In all fairness, whether or not this is an intentional attempt by Microsoft's to lock-in enterprise applications users to its own infrastructure stack, it is not much different than Oracle, which has made it clear that it intends, over the long term, to migrate its lately acquired PeopleSoft and JD Edwards customers to its own database and middleware stack, recently renamed Fusion. Still, despite Oracle, SAP, or IBM wanting customers to prefer their respective platforms, these customers tend to have more choice than those of Microsoft, which tends to tightly bundle all its technologies and make them interdependent. However impressive, the MBS "affordable adaptability" approach outlined previously (other than deploying Web services) seems to focus on a Microsoft-centric approach, with no mention of the ability for the "common user experience" to include technology other than MBS or Microsoft Classic.
Conversely, the "freedom of choice" and "openness" mantras have been professed independently by Sage/Best (and especially ACCPAC). Namely, contrary to its archrivals and to most of its current parent-sister companies, ACCPAC has embraced the support for multiple platforms, considering it as a competitive strength rather than a weakness within truly an international market. While no one disputes Microsoft's dominance in the market segment, in Europe a notable percentage of servers (and even some desktops) already run on Linux, while IBM DB2 and Oracle database still have strength and appeal in many parts of the world.
Thus, the vendor supports all the above-mentioned platforms, and because of the Advantage system's architecture (i.e., separate object-oriented business logic from database), it is not an excruciating job to update drivers for ACCPAC to produce new platform supporting versions. Consequently, both ACCPAC Pro and Advantage Series run on Windows and Linux, and Microsoft SQL database. Differing however, Pro Series also runs on Microsoft FoxPro, while Advantage Series also runs on IBM DB2, Oracle, and Pervasive. This selection has yet to be seen from any other vendor within this tier of enterprise application providers.
Sage claims to have an aggressive integration plan in place (which will likely be fleshed out more during upcoming user conferences) to ensure the customers have, in essence, the benefit of best-of-breed solutions offered from a single vendor and providing the out-of-the-box integration that they need. Yet, the number of distinct code bases is indisputably sizable, making the task of providing clear migration paths between these quite arduous, as it can be witnessed by many partners, prospective users, or analysts who typically have a time of making sense thorough the maze of the available product menu.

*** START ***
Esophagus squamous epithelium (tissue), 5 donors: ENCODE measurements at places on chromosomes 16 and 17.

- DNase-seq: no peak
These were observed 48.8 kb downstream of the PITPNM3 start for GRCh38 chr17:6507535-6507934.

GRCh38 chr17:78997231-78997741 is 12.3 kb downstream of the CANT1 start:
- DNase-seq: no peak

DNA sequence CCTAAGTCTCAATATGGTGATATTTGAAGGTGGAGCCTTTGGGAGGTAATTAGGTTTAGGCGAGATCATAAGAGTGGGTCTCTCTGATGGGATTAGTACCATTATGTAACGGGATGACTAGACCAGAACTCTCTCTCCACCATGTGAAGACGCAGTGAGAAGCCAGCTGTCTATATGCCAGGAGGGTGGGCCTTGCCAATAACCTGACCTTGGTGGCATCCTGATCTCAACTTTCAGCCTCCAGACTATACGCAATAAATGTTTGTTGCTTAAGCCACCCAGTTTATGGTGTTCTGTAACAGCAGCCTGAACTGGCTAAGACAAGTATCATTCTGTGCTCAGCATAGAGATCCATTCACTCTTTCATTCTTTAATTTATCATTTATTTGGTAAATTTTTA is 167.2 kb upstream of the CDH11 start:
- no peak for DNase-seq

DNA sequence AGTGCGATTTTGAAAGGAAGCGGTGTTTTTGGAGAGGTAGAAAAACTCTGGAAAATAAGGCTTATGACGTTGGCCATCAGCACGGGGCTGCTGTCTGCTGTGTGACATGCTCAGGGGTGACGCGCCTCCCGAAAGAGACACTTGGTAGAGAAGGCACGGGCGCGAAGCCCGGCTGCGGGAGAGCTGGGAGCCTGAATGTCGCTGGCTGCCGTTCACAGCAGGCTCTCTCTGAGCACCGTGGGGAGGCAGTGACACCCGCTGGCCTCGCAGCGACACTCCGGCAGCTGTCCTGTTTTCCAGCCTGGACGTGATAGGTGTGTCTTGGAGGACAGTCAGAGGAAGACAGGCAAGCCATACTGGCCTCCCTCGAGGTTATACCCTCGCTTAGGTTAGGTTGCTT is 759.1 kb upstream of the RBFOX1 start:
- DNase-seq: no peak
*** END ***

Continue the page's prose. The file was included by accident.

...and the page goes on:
While the idea to enable the research and development (R&D) team to gain economies of scale by leveraging the chosen technology foundation to build common application components as commodities that can be deployed within the entire product portfolio is tempting and promising in the very long run, it will only happen in a few years time in the best case scenario, if at all, and most likely only for respective Sage's offerings in North America and the UK. The mitigating factor is the fact that, before that long-term evolution takes place, data and personalization setups will be transferable all the way up from entry-level products to enterprise-class systems, making migrations somewhat smoother.
Microsoft likes to depict itself as having the mighty R&D war chest that Sage lacks, while Sage will joust that technology is not "be all, end all" and that it has instead acquired players that are dominant in many countries. Time will only tell who the winner will be in the channel battle fought by the MBS multinational VARs against the Sage/Best regional players, which rather rely on building up strong relationships with SMEs in niche areas.